International education has boosted the economic value of Whanganui by $11 million.

At present 325 international students are studying in the city.

Of those, 244 are at local schools, 29 are in private training and education and 52 study in institutes of technology and polytechnics.

Many students who have opted for Whanganui have stayed with Tamaryn and Ben Toyne, whose four daughters have grown up with homestay international students.

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Sophie, 8, was only six months old when the couple hosted their first international student and at the moment they have a student from Thailand staying with them.

"Sophie loves spending time with her and taking up activities such as painting and even baking together," Tamaryn Toyne said.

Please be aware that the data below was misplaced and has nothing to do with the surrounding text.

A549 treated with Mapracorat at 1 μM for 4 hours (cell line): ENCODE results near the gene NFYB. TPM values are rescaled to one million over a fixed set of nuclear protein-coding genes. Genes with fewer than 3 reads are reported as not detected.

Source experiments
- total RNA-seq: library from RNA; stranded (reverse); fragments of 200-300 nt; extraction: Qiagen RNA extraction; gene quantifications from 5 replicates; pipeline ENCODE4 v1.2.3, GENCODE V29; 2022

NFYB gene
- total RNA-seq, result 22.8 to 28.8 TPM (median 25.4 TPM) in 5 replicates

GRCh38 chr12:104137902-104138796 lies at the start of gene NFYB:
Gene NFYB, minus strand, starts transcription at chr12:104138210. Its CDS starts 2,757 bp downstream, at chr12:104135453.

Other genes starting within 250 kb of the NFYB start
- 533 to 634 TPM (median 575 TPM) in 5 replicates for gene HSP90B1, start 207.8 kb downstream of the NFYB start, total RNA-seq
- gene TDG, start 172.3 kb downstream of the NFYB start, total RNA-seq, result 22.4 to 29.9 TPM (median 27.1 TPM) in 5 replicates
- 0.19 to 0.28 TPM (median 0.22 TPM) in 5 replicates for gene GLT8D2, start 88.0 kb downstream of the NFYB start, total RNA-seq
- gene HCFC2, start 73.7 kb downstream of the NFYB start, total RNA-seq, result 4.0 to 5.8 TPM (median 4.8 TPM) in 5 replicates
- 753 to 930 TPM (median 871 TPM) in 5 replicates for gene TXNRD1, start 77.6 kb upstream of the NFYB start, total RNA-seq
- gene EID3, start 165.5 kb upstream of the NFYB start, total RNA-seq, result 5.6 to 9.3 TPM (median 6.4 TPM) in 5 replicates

"She likes the excitement around who she is going to meet next, loves interacting with the students and says she wants to travel to places they come from when she grows up."

Since they started hosting the Toynes have welcomed at least 20 students posted with Whanganui Girls College and Wanganui City College.

As well as Thailand, the students come from countries including Japan, Brazil, Germany, Austria, France and Korea.

Toyne said the best part about being a homestay family is the lifelong connections that are made.

"We want to give them the best experience while they are in New Zealand, keep them happy and safe.

"My husband and I often joke about how when we are old, we will travel around the world and have a place to stay, wherever we go."

In new information included in the report, visiting friends and relatives of the international students contributed an additional $3m to Whanganui's economy.

You can read Education Minister Chris Hipkins' report here.